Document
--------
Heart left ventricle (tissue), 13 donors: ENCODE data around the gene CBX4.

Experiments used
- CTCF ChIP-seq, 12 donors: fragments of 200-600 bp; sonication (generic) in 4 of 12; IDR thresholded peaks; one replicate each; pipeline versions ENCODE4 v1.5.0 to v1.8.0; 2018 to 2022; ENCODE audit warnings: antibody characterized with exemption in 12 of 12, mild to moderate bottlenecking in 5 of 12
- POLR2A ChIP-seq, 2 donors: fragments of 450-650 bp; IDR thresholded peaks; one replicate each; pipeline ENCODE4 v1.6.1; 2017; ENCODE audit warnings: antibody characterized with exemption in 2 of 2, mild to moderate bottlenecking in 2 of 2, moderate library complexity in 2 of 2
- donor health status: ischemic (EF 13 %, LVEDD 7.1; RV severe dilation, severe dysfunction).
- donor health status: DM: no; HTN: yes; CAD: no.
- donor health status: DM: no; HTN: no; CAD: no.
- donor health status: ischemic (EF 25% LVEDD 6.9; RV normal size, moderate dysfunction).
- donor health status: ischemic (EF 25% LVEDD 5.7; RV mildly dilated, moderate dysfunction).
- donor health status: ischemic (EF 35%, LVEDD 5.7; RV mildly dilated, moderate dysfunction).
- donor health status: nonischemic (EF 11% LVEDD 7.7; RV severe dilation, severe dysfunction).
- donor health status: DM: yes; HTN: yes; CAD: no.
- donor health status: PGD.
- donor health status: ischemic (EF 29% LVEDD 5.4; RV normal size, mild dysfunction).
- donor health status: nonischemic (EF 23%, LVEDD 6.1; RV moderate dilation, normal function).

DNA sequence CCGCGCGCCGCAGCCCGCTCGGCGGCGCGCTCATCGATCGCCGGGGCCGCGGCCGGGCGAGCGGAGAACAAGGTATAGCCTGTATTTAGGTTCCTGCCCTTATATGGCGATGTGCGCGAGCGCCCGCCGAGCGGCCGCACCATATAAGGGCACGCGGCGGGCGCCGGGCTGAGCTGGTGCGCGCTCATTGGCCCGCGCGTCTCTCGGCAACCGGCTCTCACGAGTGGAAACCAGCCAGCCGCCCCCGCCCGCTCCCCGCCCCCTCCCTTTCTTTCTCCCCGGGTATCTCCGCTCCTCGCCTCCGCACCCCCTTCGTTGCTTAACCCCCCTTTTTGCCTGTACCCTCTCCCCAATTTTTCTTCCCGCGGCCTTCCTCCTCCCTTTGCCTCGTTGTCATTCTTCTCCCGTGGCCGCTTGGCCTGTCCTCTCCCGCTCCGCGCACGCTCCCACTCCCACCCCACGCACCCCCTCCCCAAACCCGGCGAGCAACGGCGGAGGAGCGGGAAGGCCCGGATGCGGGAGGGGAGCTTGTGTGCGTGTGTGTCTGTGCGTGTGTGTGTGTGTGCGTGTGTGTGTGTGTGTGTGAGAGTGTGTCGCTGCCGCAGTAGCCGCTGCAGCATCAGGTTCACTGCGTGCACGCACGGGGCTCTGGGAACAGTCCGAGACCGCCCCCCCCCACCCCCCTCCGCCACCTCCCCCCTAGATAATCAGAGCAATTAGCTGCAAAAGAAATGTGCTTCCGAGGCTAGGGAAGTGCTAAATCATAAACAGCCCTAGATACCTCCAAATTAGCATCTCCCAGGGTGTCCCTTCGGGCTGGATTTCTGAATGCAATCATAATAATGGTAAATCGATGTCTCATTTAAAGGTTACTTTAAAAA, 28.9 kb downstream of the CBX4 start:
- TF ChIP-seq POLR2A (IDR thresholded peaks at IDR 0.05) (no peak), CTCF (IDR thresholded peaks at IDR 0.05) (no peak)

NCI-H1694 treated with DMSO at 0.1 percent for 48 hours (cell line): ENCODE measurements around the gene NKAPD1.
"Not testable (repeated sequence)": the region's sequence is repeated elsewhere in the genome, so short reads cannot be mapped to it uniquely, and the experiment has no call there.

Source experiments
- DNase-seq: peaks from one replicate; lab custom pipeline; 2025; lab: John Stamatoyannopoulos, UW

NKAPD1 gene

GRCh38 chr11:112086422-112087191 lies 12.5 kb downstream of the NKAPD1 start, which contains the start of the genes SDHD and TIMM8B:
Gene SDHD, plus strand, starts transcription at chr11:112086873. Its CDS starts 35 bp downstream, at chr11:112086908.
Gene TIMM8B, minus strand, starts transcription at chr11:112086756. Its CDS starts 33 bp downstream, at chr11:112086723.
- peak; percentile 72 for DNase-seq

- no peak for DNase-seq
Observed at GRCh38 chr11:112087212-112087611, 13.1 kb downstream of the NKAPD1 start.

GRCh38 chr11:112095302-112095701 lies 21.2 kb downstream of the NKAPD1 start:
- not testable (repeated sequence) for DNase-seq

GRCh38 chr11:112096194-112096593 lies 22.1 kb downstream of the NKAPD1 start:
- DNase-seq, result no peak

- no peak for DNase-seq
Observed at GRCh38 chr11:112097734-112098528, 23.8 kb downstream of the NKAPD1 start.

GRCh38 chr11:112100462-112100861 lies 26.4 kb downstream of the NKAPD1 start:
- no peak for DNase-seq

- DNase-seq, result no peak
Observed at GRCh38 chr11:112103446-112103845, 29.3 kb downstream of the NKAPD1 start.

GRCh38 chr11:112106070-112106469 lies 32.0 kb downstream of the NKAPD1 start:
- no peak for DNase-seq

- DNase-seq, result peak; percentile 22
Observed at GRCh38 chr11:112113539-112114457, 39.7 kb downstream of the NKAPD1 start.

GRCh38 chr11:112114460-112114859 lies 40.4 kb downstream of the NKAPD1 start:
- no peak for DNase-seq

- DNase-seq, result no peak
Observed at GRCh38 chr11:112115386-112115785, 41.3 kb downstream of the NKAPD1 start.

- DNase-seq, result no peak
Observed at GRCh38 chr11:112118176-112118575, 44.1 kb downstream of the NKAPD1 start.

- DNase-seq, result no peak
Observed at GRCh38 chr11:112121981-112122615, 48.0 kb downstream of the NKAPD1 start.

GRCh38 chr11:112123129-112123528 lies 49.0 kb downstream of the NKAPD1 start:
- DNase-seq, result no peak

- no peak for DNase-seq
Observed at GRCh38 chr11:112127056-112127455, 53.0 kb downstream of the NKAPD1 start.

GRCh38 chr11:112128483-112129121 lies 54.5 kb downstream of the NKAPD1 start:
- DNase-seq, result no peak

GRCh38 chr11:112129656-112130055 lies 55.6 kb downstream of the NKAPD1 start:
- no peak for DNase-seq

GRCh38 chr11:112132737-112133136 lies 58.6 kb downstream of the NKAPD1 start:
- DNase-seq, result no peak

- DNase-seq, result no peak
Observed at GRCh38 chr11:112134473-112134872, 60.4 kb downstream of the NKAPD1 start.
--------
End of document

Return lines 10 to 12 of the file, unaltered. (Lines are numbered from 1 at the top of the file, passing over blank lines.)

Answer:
- donor health status: ischemic (EF 35%, LVEDD 5.7; RV mildly dilated, moderate dysfunction).
- donor health status: nonischemic (EF 11% LVEDD 7.7; RV severe dilation, severe dysfunction).
- donor health status: DM: yes; HTN: yes; CAD: no.